So, what’s everyone been up to this summer?  Feel free to weigh in and let folks know what you’ve been up to.  I saw on Barbara’s email that Nancy has been having an exciting summer:

Nancy Cohen, NPR reporter who teaches Journalism 393N—Radio Reporting and Podcasting in the Spring semesters, is spending two weeks north of the Arctic Circle as part of an International Polar Year science writers fellowship funded by the National Science Foundation. She is at the Toolik Field Station where scientists are looking at the impact of climate change on Arctic ecosystems.  The field station is a hard-working community of scientists, in a remote location with few amenities, who work long days, but still manage to have some fun.  You can hear her “audio postcard” and an interview with her at these links.

I’ve been busy as well, editing part-time for ESPN’s Web site.   ESPN is in the process of launching a “blog network” which will provide a new, innovative approach to beat reporting.  ESPN went out and hired beat reporters from major newspapers to blog and cover each NFL division as well as the major conferences in college football.    Want to know where jobs are headed in our industry?  You don’t have to look far….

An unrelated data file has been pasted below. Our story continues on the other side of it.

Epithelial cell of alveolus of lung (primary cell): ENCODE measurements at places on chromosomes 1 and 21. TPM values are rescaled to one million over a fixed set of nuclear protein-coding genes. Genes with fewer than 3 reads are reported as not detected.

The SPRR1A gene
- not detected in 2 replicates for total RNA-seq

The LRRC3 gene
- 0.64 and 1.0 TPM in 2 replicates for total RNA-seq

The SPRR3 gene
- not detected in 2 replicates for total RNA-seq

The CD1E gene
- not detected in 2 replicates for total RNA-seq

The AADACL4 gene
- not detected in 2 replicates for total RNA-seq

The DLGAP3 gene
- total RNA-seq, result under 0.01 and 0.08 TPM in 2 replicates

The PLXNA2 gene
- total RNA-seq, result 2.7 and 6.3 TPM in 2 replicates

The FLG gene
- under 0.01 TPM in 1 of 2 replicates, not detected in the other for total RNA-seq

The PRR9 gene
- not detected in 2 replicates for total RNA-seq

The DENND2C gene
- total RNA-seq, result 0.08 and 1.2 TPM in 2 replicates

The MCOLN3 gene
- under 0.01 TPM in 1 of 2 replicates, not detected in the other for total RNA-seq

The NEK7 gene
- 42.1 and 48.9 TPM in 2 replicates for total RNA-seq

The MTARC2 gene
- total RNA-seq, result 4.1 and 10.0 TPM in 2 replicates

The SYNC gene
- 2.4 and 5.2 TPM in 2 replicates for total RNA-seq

There are several exciting things about this initiative — even if you aren’t a sports fan.

In many ways, is redefining what a beat writer does.  No longer will beat writers sit around all day, gazing at their navels, sipping coffee and thinking about what their stories may be.  No.  They will report news as it happens – offering insight and analysis.  Why wait for the next day’s newspaper to deliver today’s news?  Using the blog as a delivery tool will redefine beat journalism — it’s going to be fun to watch.
And, with all this hyper talk about hyper-local initiatives, may leave all those other attempts in the dust.  With this initiative, ESPN is taking a national product and bringing it down to the regional and local level.  The long-term ramifications for both the journalistic and business models could be huge.